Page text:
10 Deadliest Roller Coaster Accidents

Californians love roller coasters. In fact, California has nearly 120 roller coasters in operation. This number does not include the hundreds of portable roller coasters that pass through California each year at its carnivals and fairs.

Cal/OSHA sets and enforces safety standards for amusement park rides. Unfortunately, amusement park accidents still happen, and these accidents often result in deaths and permanent injuries.

Here are some things you should know about roller coaster accidents and a list of the ten deadliest roller coaster accidents.

Roller Coaster Accidents

Roller coasters thrill riders with their speed and power. The world’s tallest roller coaster towers at a height exceeding 450 feet. The fastest roller coaster reaches speeds of nearly 150 miles per hour.

As a result, roller coasters are subject to an enormous amount of stress. Cars, tracks, supports, and drive mechanisms wear out over time. Many roller coasters are also exposed to extreme weather, which can cause corrosion.

How Do Roller Coaster Accidents Occur?

The U.S. Consumer Product Safety Commission (CPSC) tracks every roller coaster accident that takes place in the U.S.  According to the CPSC, injuries from roller coaster accidents almost always fall into four categories, which we’ll explore below.

No Fault

Some accidents occur without someone being at fault. For example, accidents can happen due to weather, electrical blackouts, and other causes that are beyond control.

Guest Behavior

Guest behavior represents the most common cause of injuries on amusement park rides. Guests contribute to accidents by failing to follow park rules and refusing to abide by safety instructions. Guests may engage in negligent or deliberate behavior that poses a risk to themselves and other guests.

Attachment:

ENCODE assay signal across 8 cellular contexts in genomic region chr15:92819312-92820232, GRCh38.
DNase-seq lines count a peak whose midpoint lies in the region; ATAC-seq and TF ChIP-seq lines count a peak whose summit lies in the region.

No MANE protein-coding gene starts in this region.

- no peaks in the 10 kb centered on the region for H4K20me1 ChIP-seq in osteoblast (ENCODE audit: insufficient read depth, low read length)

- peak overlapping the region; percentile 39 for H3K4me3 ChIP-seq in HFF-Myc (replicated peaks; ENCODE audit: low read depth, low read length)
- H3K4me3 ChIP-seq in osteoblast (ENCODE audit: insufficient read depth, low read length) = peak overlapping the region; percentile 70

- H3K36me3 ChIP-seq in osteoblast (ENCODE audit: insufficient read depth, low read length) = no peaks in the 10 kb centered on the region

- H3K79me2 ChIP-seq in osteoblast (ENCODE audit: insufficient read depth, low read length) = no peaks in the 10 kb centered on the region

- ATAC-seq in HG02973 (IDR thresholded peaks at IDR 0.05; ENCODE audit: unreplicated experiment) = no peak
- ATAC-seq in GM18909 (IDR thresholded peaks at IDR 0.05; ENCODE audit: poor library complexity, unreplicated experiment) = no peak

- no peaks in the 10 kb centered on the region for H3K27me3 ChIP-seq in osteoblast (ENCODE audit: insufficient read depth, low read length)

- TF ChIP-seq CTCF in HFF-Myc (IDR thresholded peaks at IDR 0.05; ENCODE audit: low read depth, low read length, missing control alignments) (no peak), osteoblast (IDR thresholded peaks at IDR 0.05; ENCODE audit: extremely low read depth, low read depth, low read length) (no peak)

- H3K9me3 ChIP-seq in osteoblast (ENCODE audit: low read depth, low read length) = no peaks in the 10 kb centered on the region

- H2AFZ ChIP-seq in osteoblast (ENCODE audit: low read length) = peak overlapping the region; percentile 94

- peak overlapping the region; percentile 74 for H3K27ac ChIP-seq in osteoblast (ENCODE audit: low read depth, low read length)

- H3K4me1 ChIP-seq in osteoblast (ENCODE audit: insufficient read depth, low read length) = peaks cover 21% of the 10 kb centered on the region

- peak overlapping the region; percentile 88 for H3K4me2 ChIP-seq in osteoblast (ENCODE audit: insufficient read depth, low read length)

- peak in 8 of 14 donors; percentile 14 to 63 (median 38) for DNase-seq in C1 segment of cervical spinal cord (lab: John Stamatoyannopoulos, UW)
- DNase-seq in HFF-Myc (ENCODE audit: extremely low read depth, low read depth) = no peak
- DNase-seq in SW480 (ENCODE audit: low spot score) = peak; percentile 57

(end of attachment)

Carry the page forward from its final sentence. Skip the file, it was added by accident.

Guest Health Issues

All of the warning signs in the queues exist for a reason. The physical stress of some amusement park rides can aggravate existing medical conditions. Known and unknown health issues make up the second most common cause of injuries on roller coasters and other rides.

Park Negligence

Parks have a lot of responsibility. Among the tasks that park staff must perform on every ride are inspection, maintenance, repair, and operation.

Inspection

Amusement parks conduct routine inspections. Ride engineers walk the tracks, looking for loose bolts, debris, damaged tracks, and other safety issues. They are responsible for inspecting ride vehicles, controls, drive mechanisms, and supports.

Maintenance

Routine maintenance can reduce the risk of accidents by keeping the ride in working order and replacing parts before they fail.

Repair

When a ride breaks down, the park must identify the problem, repair it, and test the ride’s function before returning it to operation.

Operation

Parks undertake the responsibility to hire ride operators and train them to run the ride safely. The park also has an obligation to post warnings and make sure that operators enforce the rules. 

Ten Deadliest Ride Accidents

The U.S. has a low accident rate from amusement park rides. In an average year, the U.S. has two to four roller coaster deaths. Ride failures or operator errors cause about half of these deaths. Guest misconduct or health issues cause the other half.

But rides also cause serious injuries, including whiplash, muscle strain, broken bones, and heart attacks. Riders might not die from these injuries, but they might live with the consequences of these injuries for the rest of their lives.

Here are some of the most dangerous roller coaster incidents that have occurred around the world.

Bell’s Amusement Park, Oklahoma (1997)